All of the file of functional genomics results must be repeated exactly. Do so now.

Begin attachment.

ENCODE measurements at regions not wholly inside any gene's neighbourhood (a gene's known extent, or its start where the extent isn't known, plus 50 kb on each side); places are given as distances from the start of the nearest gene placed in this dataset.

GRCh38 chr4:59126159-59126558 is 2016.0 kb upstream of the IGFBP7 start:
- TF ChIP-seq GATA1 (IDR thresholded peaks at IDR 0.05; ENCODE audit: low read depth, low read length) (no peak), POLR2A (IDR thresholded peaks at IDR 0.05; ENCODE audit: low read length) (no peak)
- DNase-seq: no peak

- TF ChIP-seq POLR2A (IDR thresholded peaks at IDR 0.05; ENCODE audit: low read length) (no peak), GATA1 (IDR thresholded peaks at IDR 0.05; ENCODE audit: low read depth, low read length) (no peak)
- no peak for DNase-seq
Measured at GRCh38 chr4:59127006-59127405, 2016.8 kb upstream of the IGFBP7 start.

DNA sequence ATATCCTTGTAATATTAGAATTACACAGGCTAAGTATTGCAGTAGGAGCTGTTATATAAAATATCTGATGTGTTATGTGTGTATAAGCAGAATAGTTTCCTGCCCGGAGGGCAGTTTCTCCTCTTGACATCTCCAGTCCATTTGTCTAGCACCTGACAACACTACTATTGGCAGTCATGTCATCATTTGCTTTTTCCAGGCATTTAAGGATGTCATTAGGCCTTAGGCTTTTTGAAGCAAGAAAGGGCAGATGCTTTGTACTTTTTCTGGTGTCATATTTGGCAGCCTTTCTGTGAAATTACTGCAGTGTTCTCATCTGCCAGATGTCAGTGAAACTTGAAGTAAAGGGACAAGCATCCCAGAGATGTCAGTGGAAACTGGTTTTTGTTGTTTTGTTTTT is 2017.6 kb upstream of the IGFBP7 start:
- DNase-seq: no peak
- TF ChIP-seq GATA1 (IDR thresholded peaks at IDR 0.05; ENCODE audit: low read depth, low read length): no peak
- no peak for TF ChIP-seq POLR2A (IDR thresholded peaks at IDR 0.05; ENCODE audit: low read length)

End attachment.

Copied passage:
ENCODE measurements at regions not wholly inside any gene's neighbourhood (a gene's known extent, or its start where the extent isn't known, plus 50 kb on each side); places are given as distances from the start of the nearest gene placed in this dataset.

GRCh38 chr4:59126159-59126558 is 2016.0 kb upstream of the IGFBP7 start:
- TF ChIP-seq GATA1 (IDR thresholded peaks at IDR 0.05; ENCODE audit: low read depth, low read length) (no peak), POLR2A (IDR thresholded peaks at IDR 0.05; ENCODE audit: low read length) (no peak)
- DNase-seq: no peak

- TF ChIP-seq POLR2A (IDR thresholded peaks at IDR 0.05; ENCODE audit: low read length) (no peak), GATA1 (IDR thresholded peaks at IDR 0.05; ENCODE audit: low read depth, low read length) (no peak)
- no peak for DNase-seq
Measured at GRCh38 chr4:59127006-59127405, 2016.8 kb upstream of the IGFBP7 start.

DNA sequence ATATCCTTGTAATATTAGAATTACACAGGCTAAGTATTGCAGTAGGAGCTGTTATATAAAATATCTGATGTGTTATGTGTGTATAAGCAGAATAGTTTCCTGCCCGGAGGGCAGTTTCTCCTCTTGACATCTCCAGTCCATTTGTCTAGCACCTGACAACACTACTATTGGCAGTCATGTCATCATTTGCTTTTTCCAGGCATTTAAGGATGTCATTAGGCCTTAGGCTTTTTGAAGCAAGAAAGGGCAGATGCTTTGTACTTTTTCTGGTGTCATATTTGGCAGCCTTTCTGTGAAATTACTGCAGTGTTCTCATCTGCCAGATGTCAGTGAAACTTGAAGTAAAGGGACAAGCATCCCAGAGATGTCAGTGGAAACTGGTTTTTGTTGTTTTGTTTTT is 2017.6 kb upstream of the IGFBP7 start:
- DNase-seq: no peak
- TF ChIP-seq GATA1 (IDR thresholded peaks at IDR 0.05; ENCODE audit: low read depth, low read length): no peak
- no peak for TF ChIP-seq POLR2A (IDR thresholded peaks at IDR 0.05; ENCODE audit: low read length)